May 7, 2008 – Mr. Chairman and Members of the Committee:
Thank you for the opportunity to present the views of the National Organization of Veterans’ Advocates, Inc (“NOVA”) on legislation pending before the Committee.
NOVA is a not-for-profit § 501(c)(6) educational organization incorporated in 1993 and dedicated to train and assist attorneys and non-attorney practitioners who represent veterans, surviving spouses, and dependents before the Department of Veterans Affairs (“VA”), the United States Court of Appeals for Veterans Claims (“CAVC”) and before the United States Court of Appeals for the Federal Circuit (“Federal Circuit”).
NOVA has written many amicus briefs on behalf of claimants before the CAVC and Federal Circuit. The CAVC recognized NOVA’s work on behalf of veterans when it awarded the Hart T. Mankin Distinguished Service Award to NOVA in 2000.
The positions stated in this testimony have been approved by NOVA’s Board of Directors and represent the shared experiences of NOVA’s members, as well as my own fifteen-year experience representing claimants at all stages of the veteran’s benefits system from the VA Regional Offices to the Board of Veterans’ Appeals to the CAVC and the Federal Circuit.
Because of space and time constraints, and in the interests of concentrating on those areas in which our members have the most expertise and the most information to add to the dialogue, NOVA will limit its comments to those bills which directly impact the operation of the Veterans Benefits Administration and the CAVC.
S. 2090, S.2091 and S.2737
In an effort to decrease the time required to prepare the record for appeals, the CAVC has implemented Miscellaneous Order No.03-08, adopting new Rules 10 and 28.1. Pursuant to these new rules, the VA will scan a veteran’s entire VA claims file onto a disk to create the “Record Before the Agency”. Thus, the veteran’s confidential and sensitive information will be transformed into electronic data. Because the CAVC is preparing for the electronic filing of records (including personal data such as military service records, past and present medical treatment records, and veterans’ personal statements, etc.), briefs and motions and for remote access to these same electronically-filed documents, there is an increased risk of unauthorized disclosure of confidential information unless precautions are taken. NOVA supports S. 2090 because it seeks to protect and secure veterans’ private information in these electronically-filed documents, a serious concern to NOVA members and veterans alike.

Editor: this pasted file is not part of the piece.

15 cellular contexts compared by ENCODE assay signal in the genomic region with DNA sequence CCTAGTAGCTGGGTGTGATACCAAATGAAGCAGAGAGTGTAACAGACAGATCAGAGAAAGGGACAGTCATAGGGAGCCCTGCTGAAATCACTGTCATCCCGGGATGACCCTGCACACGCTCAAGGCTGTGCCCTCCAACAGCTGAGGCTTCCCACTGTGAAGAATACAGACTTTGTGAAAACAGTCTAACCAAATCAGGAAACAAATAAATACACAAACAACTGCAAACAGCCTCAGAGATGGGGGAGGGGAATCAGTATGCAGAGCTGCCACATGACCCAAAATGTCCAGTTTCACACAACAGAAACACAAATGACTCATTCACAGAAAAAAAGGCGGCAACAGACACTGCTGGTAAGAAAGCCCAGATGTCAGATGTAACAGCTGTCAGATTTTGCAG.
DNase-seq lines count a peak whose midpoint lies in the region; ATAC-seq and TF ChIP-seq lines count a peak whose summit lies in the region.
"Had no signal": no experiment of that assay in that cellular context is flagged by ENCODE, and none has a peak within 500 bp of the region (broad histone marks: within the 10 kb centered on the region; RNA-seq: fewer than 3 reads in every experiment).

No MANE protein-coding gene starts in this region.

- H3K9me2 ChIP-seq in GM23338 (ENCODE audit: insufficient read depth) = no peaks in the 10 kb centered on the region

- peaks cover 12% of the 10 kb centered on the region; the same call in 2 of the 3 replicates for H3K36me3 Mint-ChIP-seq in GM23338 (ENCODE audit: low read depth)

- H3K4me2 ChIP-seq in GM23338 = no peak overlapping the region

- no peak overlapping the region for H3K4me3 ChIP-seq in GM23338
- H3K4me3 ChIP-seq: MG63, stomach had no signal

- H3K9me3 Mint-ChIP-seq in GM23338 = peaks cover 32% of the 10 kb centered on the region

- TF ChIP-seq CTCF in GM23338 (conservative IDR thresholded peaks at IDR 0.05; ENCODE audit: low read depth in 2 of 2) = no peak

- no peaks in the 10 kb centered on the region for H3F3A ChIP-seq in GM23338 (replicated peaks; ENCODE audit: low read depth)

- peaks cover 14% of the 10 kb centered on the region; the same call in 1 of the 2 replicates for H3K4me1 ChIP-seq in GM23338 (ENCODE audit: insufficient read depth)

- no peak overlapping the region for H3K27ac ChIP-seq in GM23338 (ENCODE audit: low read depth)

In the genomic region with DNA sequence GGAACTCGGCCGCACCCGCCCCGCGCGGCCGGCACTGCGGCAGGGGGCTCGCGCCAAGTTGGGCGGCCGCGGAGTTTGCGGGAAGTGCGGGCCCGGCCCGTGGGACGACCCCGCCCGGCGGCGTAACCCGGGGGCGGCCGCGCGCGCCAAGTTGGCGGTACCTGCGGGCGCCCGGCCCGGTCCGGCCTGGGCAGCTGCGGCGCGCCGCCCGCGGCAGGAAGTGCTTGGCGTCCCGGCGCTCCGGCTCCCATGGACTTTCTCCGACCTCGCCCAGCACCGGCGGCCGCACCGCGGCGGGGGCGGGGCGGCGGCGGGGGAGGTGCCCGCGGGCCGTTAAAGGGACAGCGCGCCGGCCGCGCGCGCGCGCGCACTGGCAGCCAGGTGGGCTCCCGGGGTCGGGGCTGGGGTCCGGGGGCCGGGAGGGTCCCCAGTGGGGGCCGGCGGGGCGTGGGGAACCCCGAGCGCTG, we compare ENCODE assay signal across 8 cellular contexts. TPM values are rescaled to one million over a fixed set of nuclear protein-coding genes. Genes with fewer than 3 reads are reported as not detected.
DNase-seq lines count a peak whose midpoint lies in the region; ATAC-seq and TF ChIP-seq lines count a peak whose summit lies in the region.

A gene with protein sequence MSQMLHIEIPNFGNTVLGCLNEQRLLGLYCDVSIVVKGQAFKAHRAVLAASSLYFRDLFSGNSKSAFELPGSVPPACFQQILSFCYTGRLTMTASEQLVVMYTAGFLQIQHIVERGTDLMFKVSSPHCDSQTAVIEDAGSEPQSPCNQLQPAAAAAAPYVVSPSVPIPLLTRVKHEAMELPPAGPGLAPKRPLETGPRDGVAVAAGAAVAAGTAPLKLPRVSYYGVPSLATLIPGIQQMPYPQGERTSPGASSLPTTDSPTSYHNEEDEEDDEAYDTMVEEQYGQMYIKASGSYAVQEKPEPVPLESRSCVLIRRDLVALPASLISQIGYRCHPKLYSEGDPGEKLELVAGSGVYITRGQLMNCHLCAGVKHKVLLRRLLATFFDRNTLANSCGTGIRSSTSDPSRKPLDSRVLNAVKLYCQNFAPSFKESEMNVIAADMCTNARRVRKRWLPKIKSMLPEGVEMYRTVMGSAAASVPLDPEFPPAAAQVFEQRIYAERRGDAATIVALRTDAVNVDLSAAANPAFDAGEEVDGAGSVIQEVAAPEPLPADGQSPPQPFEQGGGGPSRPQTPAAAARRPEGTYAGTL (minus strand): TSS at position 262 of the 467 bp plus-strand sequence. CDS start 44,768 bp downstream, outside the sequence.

Consistent with our testimony before this Committee on November 7, 2007, NOVA continues to support S. 2091. As NOVA predicted, the number of notices of appeals filed with the CAVC continues to increase, with a record-setting high of 4,643 appeals filed during FY 2007. Because this trend of increased appellate filings will likely continue, NOVA support S. 2091, which would authorize adding two more judges to the CAVC. These two new judges will help shorten the time a veteran’s appeal waits for a judge to render a decision. NOVA applauds Congress’ proactive steps in this area to date and further suggests Congress consider implementing legislation that would add two judges for every two thousand additional appeals filed.